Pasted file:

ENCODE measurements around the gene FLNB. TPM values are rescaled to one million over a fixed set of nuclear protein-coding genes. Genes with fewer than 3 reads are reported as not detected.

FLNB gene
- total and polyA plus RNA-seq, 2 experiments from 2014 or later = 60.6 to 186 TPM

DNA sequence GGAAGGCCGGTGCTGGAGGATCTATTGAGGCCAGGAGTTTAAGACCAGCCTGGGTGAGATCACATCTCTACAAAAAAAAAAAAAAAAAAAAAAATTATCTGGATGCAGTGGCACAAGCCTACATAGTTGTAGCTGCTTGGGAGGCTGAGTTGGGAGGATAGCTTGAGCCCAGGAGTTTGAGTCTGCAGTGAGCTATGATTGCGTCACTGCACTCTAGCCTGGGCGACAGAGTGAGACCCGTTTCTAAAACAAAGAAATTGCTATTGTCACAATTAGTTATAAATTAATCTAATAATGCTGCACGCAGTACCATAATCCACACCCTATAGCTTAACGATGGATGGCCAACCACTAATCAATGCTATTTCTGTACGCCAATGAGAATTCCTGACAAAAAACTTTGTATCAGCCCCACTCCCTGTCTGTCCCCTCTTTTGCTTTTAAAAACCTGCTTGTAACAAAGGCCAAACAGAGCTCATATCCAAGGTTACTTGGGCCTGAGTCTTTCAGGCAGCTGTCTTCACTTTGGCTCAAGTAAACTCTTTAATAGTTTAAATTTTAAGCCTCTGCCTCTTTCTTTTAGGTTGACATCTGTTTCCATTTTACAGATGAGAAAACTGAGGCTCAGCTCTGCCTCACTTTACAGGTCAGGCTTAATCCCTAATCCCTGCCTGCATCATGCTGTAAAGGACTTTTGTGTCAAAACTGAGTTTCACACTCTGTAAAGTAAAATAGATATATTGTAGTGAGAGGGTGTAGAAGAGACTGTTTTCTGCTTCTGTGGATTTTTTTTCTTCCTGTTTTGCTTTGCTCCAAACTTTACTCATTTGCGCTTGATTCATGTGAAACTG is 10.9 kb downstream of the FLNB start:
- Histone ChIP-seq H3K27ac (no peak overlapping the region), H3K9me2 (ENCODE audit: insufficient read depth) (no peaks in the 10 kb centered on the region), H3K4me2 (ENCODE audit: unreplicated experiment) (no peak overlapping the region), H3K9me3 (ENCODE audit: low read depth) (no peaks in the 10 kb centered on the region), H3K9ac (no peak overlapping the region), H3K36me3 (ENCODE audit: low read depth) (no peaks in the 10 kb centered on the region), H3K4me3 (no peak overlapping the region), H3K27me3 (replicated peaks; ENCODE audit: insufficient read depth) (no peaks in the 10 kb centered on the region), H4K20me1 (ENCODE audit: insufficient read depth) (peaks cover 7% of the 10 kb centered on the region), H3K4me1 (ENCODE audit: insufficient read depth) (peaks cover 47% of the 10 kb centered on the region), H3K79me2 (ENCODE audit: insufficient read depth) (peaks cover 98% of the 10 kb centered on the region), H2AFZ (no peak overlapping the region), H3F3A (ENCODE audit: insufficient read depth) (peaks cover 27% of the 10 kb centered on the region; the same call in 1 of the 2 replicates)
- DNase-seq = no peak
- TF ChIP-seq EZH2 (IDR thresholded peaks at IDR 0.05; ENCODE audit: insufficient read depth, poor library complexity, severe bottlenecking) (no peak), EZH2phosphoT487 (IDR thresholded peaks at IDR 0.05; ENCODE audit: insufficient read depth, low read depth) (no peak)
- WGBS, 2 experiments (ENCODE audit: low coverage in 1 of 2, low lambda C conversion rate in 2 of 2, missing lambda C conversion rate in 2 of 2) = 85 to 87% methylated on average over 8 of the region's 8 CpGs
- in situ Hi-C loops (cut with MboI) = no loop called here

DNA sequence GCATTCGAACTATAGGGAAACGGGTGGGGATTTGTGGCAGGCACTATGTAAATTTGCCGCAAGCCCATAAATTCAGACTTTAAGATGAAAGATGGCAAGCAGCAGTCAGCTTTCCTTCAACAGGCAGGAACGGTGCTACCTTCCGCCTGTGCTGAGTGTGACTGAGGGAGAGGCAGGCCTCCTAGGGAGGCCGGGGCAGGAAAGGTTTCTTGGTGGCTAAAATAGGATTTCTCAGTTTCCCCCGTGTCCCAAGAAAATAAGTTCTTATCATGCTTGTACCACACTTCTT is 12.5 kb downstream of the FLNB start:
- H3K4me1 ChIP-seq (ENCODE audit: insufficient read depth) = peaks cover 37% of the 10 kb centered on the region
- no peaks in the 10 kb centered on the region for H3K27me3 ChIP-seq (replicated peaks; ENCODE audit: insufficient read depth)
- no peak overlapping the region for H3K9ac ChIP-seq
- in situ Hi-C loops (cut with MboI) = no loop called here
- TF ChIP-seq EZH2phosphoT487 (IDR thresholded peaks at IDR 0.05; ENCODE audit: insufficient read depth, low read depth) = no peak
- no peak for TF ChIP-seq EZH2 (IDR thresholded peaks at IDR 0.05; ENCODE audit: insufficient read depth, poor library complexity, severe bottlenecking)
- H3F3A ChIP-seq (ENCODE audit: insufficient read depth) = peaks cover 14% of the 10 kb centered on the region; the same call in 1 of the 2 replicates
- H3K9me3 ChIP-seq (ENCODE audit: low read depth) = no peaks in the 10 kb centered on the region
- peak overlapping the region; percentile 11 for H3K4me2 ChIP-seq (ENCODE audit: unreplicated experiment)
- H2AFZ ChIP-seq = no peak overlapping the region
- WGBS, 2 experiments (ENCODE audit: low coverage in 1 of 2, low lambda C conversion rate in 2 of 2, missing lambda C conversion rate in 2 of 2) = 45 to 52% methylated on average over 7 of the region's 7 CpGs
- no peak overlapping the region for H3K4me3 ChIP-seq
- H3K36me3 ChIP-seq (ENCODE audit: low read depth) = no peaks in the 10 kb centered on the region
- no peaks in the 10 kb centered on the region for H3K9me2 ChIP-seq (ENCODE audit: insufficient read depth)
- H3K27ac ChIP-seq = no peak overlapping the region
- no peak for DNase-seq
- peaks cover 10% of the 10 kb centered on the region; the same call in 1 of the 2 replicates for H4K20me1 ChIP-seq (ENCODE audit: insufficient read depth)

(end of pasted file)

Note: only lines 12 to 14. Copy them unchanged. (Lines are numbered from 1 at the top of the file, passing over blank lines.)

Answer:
- no peaks in the 10 kb centered on the region for H3K27me3 ChIP-seq (replicated peaks; ENCODE audit: insufficient read depth)
- no peak overlapping the region for H3K9ac ChIP-seq
- in situ Hi-C loops (cut with MboI) = no loop called here